I realize this is an unusual stance to take in Canada: voter apathy is said to run rampant here (voter turnout is usually between 70 and 80 percent of registered voters, which represents 40 to 50 percent of the country’s population). Moreover, it’s an unusual stance for someone who supports the NDP. Given the fact that cities never fare well in federal elections due to the distribution of seats across Canada, and the parliamentary first-past-the-post system, I will probably never see an NDP Prime Minister. Like many Canadians supporting the left, I’ve become resigned to the fact that I probably won’t even see an NDP MP elected in my riding. When I lived in Ottawa, it was in Ottawa-Vanier, which has been Liberal since its establishment as a federal riding in 1935. In Vancouver, the two ridings I’ve lived in have also swung Liberal; this year, I’m in Hedy Fry‘s riding (she’s been in power since 1993). So am I just “wasting” my vote?

I was raised by immigrants from a strongly democratic country: Indian citizens (both men and women) have had the vote since 1935. Influenced by British rule, India shares the Canadian experiences of the first-past-the-post system and minority governments. Yet despite acknowledged corruption, years of coalition governments, and parties that have changed their political leanings over the years, voter turnout in India has remained between 55 and 60 percent for half a century, without the declines that most Western countries have experienced. Probably because I have parents from the world’s most populous democracy, I voted in my first federal election when I was 19. I have felt the powerful force of democracy most strongly when voting in federal and provincial elections.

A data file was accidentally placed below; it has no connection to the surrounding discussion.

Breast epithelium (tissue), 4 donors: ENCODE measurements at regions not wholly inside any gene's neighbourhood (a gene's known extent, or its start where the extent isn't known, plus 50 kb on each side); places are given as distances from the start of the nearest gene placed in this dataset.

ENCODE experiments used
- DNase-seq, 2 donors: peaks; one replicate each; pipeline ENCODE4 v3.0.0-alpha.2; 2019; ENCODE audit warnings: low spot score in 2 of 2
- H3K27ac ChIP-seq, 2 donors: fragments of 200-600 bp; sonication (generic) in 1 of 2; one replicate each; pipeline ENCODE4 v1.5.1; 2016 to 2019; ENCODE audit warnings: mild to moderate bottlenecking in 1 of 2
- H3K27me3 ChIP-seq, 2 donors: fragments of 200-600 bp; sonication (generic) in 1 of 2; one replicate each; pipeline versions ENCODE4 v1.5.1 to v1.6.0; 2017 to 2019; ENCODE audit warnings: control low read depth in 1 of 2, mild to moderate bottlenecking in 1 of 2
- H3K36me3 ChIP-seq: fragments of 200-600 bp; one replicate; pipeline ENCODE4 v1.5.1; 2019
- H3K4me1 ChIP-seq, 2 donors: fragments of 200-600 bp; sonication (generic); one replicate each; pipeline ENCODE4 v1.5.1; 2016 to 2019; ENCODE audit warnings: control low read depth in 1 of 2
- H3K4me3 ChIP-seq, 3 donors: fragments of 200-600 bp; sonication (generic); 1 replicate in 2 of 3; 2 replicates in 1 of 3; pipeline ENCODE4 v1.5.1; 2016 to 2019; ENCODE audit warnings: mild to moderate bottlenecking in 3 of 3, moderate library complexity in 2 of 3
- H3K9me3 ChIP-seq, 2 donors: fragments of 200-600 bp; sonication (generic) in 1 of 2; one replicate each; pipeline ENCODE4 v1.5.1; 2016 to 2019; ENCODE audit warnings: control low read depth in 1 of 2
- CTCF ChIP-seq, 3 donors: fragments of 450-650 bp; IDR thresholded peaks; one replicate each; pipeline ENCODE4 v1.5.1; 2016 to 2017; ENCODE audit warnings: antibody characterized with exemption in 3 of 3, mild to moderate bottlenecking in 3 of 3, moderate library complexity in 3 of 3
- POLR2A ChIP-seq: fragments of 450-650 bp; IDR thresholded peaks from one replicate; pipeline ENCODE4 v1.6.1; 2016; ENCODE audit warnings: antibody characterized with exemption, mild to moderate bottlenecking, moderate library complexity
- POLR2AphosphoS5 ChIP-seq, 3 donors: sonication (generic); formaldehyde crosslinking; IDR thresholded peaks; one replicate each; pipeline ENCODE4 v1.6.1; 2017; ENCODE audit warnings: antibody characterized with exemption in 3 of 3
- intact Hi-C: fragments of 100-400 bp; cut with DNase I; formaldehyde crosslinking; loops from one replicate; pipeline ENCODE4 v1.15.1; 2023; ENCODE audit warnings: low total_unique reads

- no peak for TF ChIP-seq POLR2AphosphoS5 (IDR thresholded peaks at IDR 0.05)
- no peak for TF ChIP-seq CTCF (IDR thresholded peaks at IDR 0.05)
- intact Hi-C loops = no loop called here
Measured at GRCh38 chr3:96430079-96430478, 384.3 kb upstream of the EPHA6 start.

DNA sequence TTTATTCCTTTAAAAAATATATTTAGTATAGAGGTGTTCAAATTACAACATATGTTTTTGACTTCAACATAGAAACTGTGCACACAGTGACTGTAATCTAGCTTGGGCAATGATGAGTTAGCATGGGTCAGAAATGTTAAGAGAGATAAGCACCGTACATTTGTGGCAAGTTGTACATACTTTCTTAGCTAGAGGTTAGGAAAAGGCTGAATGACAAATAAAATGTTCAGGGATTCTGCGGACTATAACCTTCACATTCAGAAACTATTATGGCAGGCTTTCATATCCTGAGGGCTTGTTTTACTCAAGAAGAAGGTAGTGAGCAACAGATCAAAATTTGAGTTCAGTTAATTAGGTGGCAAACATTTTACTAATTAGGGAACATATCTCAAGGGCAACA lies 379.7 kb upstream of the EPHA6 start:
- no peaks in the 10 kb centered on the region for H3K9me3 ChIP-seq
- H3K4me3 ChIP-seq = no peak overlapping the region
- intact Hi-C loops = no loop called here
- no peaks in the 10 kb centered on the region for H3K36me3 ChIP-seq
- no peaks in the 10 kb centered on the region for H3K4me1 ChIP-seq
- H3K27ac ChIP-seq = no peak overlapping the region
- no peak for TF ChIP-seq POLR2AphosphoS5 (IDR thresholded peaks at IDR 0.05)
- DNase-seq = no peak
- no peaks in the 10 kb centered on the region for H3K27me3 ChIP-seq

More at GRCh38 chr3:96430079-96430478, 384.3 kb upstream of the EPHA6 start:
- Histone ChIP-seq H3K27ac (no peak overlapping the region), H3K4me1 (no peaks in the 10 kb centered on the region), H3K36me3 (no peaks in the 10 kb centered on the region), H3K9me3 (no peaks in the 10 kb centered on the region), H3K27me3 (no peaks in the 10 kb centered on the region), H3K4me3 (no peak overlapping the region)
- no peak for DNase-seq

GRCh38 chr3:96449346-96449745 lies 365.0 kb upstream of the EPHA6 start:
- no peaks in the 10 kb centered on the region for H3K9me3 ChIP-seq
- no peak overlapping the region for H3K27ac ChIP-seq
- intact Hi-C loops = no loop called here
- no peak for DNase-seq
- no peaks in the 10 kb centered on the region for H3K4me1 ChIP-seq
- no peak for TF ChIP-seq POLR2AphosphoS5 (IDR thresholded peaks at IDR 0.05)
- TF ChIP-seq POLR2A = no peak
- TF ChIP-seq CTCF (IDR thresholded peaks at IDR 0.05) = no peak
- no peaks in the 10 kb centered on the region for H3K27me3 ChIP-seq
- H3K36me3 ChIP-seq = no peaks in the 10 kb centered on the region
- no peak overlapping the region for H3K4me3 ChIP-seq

Government, particularly at the federal and provincial levels, plays a major role in making our lives better or worse. I’m going out on a limb here: urban planners have long espoused the values of the local community. Many planners believe that it is only through local initiatives, community-led efforts, and intuitive knowledge of neighbourhoods can our cities become healthier, more environmentally conscious, and more economically robust. But here’s the thing: federal and provincial jurisdictions cover a lot of what happens in cities. We have a direct say in who is elected to federal government, something (lest we forget) citizens of other countries would love to have. And because of our parliamentary system, a vote for our local Member of Parliament contributes to federal leadership.

How does your MP affect what happens in your community? And how does voting in federal elections impact local issues? Let’s look at three issues: affordable housing, public transit, and immigration. All three are issues that cities large and small have struggled with for many years–and there’s only so much they can do on their own.

Affordable housing